However, this was the state of the game upon release and isn’t reflective of where the game is now. When fans cried out, Bethesda listened and relatively quickly tried to action improvements. Slowly large bugs and glitches were phased out and created acceptable stability in the game-world. Within weeks of release, they doubled the storage box capacity, slowed weapon deterioration, and introduced the quality of life improvements across the whole game. Bethesda recognised gameplay elements that were more restrictive than fun and worked on breaching a harmony that equalised the playground for all players.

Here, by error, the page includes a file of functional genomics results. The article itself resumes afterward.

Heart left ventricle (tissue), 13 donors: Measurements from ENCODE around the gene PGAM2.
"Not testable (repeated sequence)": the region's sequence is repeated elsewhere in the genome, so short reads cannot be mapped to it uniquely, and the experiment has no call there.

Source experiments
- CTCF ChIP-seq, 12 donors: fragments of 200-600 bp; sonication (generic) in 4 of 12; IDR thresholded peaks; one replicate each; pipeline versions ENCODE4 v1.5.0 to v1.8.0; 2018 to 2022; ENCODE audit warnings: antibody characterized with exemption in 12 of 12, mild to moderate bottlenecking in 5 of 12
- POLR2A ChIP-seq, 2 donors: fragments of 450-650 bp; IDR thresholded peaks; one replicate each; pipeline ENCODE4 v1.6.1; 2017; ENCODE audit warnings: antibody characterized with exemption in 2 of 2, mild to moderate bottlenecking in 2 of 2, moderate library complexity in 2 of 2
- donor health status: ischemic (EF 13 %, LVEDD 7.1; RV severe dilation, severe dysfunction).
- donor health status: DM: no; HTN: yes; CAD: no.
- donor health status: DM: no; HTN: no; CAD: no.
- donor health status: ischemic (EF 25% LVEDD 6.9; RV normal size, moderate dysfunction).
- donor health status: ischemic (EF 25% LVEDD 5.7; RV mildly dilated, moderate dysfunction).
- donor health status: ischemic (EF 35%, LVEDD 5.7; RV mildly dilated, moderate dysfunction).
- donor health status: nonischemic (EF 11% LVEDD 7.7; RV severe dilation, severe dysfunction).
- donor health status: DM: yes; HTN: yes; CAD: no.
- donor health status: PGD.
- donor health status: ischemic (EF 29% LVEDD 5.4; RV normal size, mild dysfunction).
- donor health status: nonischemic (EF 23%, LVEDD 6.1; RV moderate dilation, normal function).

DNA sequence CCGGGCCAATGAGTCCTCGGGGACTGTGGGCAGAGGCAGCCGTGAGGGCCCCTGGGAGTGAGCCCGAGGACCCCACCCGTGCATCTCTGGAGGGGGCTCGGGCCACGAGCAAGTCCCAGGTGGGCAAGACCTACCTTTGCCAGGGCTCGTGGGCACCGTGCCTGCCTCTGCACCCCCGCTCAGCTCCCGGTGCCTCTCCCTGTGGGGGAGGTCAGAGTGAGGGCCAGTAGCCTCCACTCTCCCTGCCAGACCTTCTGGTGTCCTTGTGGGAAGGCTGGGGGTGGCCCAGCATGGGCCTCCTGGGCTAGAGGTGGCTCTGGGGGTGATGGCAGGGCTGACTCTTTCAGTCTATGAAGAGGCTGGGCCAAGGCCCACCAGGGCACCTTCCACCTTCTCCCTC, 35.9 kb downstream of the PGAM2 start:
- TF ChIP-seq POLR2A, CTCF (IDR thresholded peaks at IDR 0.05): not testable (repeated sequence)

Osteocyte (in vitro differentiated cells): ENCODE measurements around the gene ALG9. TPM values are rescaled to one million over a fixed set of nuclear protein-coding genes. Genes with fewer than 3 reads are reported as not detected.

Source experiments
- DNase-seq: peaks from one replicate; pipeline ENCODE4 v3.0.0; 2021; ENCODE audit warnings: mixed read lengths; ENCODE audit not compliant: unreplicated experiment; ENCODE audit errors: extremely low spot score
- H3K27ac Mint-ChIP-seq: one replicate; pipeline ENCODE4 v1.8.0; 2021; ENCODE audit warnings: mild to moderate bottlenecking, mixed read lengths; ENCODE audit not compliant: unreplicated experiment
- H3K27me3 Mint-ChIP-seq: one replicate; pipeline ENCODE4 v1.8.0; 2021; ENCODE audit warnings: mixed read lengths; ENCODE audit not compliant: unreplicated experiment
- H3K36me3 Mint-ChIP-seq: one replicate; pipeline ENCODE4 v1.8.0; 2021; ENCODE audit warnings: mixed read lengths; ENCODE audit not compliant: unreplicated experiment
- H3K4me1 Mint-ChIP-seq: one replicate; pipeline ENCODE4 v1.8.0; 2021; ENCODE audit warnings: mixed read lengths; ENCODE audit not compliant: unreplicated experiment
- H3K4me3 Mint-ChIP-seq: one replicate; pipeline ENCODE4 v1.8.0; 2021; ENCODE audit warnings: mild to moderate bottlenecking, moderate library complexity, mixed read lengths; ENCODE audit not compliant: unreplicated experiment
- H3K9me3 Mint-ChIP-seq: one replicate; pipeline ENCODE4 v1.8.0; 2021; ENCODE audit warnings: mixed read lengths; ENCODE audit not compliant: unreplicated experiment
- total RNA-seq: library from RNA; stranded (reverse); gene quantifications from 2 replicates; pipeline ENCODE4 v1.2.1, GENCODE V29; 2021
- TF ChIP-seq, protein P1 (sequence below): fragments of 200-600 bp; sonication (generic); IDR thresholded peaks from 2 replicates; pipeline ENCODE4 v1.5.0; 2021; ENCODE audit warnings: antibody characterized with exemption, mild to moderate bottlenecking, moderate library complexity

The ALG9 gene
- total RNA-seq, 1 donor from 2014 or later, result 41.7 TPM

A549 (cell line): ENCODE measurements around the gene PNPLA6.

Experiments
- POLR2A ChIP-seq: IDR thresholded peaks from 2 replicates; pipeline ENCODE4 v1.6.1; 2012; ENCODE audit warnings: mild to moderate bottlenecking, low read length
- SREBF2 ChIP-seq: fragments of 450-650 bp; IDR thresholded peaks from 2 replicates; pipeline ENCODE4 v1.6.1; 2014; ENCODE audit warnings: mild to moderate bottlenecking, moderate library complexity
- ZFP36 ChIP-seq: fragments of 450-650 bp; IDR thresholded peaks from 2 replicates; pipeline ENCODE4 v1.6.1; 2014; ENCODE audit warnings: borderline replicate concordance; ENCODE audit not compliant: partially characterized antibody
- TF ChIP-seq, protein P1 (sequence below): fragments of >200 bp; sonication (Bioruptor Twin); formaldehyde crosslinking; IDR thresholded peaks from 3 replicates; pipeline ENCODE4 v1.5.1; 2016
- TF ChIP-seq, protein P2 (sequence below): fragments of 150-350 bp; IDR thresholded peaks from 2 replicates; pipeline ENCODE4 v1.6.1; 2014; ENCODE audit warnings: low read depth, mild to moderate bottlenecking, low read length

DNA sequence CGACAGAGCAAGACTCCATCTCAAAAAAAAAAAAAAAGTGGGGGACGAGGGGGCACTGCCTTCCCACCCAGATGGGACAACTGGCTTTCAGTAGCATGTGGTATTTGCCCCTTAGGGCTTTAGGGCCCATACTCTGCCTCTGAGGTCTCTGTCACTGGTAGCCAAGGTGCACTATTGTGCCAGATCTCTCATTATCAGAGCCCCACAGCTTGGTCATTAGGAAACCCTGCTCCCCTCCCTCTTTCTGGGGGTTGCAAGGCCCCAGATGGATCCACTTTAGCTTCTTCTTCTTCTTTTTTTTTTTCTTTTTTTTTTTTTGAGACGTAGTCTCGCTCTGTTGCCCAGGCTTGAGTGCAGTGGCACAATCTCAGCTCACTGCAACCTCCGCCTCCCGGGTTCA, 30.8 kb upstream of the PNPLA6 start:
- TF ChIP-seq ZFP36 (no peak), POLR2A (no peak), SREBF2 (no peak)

Plus, Bethesda didn’t stop with those improvements though and continuously made adjustments across the whole game as well as adding new features. A pacifist mode meant players who didn’t enjoy fighting other players (a delight to the PvP incompetent like myself) could explore the wasteland in harmony, as well as adjustments made to make coop an added feature rather than a necessity. Whether you chose the ‘Lone Wanderer’ perk card and journeyed by yourself (my preferred way to adventure) or maxed up you Charisma stat with cooperative based cards for you and your mates; Fallout 76 slowly optimised itself for different styles of playing that eventually felt natural and fulfilling. I no longer felt discriminated for playing by myself, and Fallout 76 started to become the playing experience that ambitioned for it – but it still had a way to go. Slowly, as they made tweaks to the game’s journey, Fallout 76 rectified many of its issues which brought it through its rough, mostly unplayable phase, to a state where people could begin to binge hours into the game world.